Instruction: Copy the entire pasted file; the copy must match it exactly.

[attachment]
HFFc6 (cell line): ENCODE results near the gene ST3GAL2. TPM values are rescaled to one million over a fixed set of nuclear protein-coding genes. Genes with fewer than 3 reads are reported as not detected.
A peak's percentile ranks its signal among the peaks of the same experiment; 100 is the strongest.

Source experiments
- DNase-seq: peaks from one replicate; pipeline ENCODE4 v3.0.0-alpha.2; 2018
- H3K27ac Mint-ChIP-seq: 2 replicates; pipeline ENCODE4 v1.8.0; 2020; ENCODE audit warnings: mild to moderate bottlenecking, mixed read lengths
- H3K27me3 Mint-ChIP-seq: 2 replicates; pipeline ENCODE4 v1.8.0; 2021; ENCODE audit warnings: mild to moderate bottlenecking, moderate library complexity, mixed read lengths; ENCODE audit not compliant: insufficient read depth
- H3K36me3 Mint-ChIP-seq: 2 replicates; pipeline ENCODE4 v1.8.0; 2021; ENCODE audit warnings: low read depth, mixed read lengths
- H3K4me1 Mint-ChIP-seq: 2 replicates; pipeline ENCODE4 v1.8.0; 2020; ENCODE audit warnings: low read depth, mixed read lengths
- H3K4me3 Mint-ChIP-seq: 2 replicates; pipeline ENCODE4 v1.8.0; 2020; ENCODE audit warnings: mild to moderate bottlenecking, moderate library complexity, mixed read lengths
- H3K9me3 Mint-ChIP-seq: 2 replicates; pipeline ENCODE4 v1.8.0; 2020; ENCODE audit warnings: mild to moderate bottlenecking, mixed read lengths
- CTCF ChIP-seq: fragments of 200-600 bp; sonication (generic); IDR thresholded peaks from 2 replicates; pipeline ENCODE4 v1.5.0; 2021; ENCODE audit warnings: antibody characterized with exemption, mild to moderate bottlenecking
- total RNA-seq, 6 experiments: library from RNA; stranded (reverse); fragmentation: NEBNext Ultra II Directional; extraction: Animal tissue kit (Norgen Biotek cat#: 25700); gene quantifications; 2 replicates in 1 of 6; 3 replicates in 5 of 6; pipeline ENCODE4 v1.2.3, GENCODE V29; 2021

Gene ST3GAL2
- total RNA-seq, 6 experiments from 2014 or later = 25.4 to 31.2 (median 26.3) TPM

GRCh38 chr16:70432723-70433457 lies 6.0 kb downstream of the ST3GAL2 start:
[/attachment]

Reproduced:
HFFc6 (cell line): ENCODE results near the gene ST3GAL2. TPM values are rescaled to one million over a fixed set of nuclear protein-coding genes. Genes with fewer than 3 reads are reported as not detected.
A peak's percentile ranks its signal among the peaks of the same experiment; 100 is the strongest.

Source experiments
- DNase-seq: peaks from one replicate; pipeline ENCODE4 v3.0.0-alpha.2; 2018
- H3K27ac Mint-ChIP-seq: 2 replicates; pipeline ENCODE4 v1.8.0; 2020; ENCODE audit warnings: mild to moderate bottlenecking, mixed read lengths
- H3K27me3 Mint-ChIP-seq: 2 replicates; pipeline ENCODE4 v1.8.0; 2021; ENCODE audit warnings: mild to moderate bottlenecking, moderate library complexity, mixed read lengths; ENCODE audit not compliant: insufficient read depth
- H3K36me3 Mint-ChIP-seq: 2 replicates; pipeline ENCODE4 v1.8.0; 2021; ENCODE audit warnings: low read depth, mixed read lengths
- H3K4me1 Mint-ChIP-seq: 2 replicates; pipeline ENCODE4 v1.8.0; 2020; ENCODE audit warnings: low read depth, mixed read lengths
- H3K4me3 Mint-ChIP-seq: 2 replicates; pipeline ENCODE4 v1.8.0; 2020; ENCODE audit warnings: mild to moderate bottlenecking, moderate library complexity, mixed read lengths
- H3K9me3 Mint-ChIP-seq: 2 replicates; pipeline ENCODE4 v1.8.0; 2020; ENCODE audit warnings: mild to moderate bottlenecking, mixed read lengths
- CTCF ChIP-seq: fragments of 200-600 bp; sonication (generic); IDR thresholded peaks from 2 replicates; pipeline ENCODE4 v1.5.0; 2021; ENCODE audit warnings: antibody characterized with exemption, mild to moderate bottlenecking
- total RNA-seq, 6 experiments: library from RNA; stranded (reverse); fragmentation: NEBNext Ultra II Directional; extraction: Animal tissue kit (Norgen Biotek cat#: 25700); gene quantifications; 2 replicates in 1 of 6; 3 replicates in 5 of 6; pipeline ENCODE4 v1.2.3, GENCODE V29; 2021

Gene ST3GAL2
- total RNA-seq, 6 experiments from 2014 or later = 25.4 to 31.2 (median 26.3) TPM

GRCh38 chr16:70432723-70433457 lies 6.0 kb downstream of the ST3GAL2 start: